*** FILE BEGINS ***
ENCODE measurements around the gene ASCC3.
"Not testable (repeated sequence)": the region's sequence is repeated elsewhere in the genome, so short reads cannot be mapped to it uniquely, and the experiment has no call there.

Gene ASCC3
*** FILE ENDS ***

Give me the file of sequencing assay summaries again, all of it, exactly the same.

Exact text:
ENCODE measurements around the gene ASCC3.
"Not testable (repeated sequence)": the region's sequence is repeated elsewhere in the genome, so short reads cannot be mapped to it uniquely, and the experiment has no call there.

Gene ASCC3